abstract thinking n.
Thinking characterized by the ability to use concepts and to make and understand generalizations, such as of the properties or pattern shared by a variety of specific items or events.
It also leads to a corresponding increase in risk-taking and abstract thinking.
But he was either untrained for, or simply distrusted, any form of abstract thinking.
To make good this inference, observe what abstract thinking must do.
Charles Orsino was not good at arguments or indeed at any abstract thinking.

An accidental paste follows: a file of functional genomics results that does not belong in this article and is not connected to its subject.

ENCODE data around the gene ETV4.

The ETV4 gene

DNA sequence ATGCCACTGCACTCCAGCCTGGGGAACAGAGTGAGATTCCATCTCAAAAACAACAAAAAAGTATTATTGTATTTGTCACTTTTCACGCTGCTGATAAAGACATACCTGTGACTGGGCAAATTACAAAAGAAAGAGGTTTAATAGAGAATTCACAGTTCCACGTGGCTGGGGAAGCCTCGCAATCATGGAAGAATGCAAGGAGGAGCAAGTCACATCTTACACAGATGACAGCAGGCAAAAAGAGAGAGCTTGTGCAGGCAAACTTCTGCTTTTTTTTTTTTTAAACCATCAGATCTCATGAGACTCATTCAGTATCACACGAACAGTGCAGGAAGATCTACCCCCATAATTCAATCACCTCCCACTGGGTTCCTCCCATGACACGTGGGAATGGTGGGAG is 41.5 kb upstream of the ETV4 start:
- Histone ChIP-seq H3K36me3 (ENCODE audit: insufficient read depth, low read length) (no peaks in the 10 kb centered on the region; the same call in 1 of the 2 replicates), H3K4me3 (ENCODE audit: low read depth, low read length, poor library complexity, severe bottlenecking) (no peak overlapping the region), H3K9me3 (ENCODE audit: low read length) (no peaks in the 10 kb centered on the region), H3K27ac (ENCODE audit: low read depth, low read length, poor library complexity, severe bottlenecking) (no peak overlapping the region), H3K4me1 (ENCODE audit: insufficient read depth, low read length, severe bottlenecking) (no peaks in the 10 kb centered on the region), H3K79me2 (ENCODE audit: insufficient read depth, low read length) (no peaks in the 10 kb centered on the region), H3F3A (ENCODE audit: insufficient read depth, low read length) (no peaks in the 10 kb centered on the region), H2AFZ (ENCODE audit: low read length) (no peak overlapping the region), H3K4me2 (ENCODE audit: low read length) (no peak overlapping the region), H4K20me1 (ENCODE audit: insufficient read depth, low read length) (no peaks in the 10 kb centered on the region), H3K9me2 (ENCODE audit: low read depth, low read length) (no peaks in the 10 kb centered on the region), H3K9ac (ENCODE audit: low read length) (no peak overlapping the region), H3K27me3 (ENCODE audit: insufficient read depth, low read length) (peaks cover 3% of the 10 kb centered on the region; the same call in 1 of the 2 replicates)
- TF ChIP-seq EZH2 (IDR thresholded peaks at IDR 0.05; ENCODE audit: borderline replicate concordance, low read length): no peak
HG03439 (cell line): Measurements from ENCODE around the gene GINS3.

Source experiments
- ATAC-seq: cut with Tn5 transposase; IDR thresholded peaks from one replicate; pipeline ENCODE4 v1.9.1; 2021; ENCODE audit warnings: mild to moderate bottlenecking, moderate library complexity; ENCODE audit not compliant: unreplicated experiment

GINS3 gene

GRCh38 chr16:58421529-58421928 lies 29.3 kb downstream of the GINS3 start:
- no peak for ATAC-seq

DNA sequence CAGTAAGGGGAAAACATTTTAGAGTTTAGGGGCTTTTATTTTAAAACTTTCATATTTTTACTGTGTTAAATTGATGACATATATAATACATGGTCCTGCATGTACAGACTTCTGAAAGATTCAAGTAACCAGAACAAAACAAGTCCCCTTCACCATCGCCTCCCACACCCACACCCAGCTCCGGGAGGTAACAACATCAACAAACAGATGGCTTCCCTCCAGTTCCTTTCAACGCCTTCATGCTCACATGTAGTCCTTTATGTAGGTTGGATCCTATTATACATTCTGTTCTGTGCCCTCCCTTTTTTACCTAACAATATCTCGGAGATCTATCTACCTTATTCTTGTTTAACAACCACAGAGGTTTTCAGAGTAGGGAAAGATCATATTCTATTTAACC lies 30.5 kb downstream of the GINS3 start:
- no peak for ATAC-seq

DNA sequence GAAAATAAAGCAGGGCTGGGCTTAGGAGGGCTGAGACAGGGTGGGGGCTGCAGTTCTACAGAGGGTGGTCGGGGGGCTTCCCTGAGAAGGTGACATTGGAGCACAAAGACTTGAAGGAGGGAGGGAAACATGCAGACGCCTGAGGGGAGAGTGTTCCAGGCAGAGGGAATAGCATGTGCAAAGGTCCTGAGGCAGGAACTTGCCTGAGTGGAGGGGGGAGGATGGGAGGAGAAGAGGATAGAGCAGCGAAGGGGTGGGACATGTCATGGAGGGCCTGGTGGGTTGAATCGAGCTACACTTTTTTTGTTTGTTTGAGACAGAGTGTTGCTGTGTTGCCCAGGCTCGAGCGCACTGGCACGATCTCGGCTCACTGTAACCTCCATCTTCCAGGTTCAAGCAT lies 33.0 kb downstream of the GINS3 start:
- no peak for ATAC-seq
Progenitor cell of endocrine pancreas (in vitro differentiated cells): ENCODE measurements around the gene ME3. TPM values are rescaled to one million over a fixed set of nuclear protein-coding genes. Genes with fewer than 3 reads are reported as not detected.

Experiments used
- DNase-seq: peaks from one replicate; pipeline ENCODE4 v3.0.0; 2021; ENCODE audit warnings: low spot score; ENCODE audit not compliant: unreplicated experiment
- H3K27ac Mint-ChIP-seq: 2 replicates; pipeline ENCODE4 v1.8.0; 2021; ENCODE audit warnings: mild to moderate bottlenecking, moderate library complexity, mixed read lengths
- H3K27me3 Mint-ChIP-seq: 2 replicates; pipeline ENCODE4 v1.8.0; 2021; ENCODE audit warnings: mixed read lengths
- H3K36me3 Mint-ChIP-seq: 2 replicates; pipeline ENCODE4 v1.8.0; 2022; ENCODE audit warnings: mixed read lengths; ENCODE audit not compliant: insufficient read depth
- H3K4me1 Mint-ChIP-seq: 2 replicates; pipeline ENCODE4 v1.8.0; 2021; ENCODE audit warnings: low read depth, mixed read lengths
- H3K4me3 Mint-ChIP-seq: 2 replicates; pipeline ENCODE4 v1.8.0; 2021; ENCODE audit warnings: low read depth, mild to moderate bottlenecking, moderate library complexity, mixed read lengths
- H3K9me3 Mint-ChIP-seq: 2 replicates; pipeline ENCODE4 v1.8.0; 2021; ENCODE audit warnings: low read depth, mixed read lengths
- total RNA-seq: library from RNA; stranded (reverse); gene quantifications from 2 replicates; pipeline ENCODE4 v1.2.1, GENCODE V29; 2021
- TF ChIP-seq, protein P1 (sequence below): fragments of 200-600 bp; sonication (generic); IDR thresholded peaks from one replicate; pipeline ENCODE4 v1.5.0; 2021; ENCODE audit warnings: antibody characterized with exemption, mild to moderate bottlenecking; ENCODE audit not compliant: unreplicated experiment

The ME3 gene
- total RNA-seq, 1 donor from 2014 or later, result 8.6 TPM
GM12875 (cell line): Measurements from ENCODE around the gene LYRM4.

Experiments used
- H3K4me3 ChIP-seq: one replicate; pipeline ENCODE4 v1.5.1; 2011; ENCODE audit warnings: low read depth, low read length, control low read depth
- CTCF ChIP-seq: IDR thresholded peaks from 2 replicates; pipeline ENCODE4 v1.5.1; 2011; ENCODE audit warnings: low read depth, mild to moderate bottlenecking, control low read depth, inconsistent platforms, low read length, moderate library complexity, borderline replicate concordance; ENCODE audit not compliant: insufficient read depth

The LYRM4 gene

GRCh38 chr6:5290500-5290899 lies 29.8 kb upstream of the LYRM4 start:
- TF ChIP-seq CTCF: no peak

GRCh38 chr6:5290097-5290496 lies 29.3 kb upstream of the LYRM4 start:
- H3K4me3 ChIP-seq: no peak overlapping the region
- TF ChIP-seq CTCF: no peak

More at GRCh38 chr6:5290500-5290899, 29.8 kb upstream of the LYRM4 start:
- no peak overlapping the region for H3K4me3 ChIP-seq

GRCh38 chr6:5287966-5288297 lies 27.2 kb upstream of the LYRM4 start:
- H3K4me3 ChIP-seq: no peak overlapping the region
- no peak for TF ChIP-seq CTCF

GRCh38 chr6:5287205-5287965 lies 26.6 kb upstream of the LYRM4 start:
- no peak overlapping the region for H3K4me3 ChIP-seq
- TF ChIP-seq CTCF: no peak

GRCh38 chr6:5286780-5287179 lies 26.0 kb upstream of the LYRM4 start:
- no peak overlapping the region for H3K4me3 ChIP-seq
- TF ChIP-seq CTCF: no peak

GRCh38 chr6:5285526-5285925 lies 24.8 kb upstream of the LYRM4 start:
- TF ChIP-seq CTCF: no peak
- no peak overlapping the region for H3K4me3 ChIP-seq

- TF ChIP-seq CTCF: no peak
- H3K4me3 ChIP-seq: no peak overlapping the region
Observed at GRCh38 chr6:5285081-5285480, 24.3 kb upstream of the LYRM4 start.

But it would be difficult to teach them arithmetic, or combination of ideas or abstract thinking of any kind.
(i) abstract thinking, it should be noted, represents an end, not the end.
We do our abstract thinking in the main through the help of Greek and Latin derivatives.
Keats, on the other hand, had a mind constitutionally unapt for abstract thinking.
We shall be condemned, for some time to come, to do a terrible deal of abstract thinking about each other.
They were not enfeebled by sthetic culture, paralyzed by abstract thinking, or hardened by professional training.